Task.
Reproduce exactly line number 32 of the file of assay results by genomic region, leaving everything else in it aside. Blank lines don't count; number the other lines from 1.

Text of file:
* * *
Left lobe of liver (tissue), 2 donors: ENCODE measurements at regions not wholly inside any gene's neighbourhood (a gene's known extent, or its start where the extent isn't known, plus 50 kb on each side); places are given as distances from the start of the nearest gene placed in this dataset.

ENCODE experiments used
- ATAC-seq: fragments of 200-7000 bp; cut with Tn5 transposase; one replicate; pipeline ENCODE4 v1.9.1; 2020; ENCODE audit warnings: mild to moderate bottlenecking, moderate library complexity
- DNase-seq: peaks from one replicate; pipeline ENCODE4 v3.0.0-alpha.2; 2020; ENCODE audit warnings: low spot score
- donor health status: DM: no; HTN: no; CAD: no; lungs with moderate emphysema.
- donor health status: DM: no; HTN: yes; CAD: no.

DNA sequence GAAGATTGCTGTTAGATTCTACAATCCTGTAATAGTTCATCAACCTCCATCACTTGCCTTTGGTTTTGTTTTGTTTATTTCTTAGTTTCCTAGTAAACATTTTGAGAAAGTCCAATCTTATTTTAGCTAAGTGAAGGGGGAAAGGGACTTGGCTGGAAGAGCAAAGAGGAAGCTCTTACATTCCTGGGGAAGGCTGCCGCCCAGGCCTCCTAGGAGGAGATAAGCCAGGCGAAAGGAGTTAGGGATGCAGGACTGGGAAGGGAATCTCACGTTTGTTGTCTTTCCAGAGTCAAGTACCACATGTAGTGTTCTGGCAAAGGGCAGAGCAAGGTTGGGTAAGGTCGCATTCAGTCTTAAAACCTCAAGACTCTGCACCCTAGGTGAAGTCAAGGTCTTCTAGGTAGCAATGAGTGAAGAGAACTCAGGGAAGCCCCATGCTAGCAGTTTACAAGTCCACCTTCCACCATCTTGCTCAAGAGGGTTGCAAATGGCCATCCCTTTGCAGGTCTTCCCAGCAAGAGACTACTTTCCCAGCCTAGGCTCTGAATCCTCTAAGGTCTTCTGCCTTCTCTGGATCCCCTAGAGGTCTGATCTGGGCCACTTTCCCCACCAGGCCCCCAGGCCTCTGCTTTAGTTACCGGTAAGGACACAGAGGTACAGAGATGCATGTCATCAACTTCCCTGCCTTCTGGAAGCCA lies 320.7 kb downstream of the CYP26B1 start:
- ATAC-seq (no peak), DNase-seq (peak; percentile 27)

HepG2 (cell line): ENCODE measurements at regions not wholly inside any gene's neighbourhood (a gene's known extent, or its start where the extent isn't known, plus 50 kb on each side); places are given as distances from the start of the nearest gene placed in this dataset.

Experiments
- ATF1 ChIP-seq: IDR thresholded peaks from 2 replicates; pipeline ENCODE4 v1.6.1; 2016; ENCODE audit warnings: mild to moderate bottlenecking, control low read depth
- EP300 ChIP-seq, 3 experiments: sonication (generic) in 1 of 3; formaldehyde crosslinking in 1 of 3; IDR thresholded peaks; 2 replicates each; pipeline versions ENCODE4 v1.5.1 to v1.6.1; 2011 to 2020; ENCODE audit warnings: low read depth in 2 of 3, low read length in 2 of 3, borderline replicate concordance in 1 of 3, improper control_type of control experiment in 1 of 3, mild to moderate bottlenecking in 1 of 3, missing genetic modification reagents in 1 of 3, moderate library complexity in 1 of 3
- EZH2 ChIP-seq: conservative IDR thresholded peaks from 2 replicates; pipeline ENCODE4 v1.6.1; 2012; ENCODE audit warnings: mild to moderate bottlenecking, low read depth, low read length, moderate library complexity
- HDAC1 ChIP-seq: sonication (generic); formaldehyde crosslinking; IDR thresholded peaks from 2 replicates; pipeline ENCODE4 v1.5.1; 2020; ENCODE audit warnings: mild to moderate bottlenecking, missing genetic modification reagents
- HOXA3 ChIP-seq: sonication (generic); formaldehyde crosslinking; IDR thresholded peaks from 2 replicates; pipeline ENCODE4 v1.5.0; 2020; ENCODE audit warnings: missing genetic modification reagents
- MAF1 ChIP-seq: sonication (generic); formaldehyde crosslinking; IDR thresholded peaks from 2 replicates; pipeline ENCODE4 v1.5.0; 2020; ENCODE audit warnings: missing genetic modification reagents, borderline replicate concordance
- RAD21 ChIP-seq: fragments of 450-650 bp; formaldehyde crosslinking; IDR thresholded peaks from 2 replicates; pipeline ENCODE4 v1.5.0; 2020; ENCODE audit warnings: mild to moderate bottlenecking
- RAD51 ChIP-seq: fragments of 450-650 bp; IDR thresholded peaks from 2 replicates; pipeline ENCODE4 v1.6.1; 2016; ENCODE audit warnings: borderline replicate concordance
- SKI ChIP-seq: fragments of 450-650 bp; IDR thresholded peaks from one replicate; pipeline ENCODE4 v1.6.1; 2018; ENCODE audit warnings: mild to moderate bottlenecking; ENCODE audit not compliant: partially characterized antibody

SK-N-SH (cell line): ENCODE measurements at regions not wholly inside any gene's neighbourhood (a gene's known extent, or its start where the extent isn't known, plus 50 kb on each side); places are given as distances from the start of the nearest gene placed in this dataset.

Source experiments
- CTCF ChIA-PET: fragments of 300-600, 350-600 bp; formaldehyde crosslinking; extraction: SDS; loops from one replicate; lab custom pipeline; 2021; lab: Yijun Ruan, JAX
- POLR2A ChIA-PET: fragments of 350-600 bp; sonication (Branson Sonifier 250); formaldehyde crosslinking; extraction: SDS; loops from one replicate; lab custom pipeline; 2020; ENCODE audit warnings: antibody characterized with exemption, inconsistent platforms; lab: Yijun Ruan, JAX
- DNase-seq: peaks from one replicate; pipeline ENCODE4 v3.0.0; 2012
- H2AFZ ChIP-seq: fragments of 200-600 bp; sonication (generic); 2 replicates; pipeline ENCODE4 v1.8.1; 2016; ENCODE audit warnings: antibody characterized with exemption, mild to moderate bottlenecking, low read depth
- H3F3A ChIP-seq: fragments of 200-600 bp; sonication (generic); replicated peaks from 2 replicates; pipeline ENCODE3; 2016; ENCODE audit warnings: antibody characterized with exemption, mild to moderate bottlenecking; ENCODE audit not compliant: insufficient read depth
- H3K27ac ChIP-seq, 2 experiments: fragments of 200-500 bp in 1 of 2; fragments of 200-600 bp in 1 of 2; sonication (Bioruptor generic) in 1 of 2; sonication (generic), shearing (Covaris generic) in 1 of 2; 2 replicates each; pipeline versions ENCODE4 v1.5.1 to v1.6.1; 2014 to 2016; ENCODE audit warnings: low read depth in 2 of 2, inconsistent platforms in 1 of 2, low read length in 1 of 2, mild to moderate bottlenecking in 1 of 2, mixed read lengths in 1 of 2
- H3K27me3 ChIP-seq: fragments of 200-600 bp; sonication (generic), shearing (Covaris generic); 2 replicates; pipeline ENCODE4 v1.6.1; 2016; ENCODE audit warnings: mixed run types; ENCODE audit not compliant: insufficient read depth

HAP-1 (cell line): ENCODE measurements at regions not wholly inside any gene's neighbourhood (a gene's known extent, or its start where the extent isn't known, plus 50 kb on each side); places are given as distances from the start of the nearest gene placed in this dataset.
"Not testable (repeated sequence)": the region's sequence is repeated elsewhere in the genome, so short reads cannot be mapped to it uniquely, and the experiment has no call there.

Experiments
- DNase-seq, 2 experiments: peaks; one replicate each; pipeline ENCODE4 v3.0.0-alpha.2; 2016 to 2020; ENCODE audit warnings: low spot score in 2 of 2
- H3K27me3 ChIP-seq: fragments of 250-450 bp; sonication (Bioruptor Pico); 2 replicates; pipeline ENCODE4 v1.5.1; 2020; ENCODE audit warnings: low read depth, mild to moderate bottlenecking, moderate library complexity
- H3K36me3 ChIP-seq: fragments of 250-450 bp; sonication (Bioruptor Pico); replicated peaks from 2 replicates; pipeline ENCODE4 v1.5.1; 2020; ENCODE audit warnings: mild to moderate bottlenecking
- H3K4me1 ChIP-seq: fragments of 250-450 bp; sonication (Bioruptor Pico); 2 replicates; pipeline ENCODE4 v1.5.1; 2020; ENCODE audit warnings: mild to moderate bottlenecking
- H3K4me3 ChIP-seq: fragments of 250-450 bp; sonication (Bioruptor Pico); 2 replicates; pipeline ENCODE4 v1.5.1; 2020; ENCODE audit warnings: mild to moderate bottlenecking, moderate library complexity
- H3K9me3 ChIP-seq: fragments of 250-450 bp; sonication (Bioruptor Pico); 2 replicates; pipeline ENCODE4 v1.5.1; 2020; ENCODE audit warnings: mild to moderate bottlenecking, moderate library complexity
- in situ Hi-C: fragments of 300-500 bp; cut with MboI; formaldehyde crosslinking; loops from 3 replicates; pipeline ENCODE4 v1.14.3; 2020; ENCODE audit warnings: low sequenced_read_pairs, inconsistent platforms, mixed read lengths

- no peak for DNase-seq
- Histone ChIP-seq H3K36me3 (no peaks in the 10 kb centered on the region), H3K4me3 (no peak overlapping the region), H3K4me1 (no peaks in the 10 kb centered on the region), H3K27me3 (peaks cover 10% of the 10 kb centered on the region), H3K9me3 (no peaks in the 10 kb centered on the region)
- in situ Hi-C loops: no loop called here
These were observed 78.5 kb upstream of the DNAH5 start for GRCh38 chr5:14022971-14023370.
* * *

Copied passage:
- DNase-seq, 2 experiments: peaks; one replicate each; pipeline ENCODE4 v3.0.0-alpha.2; 2016 to 2020; ENCODE audit warnings: low spot score in 2 of 2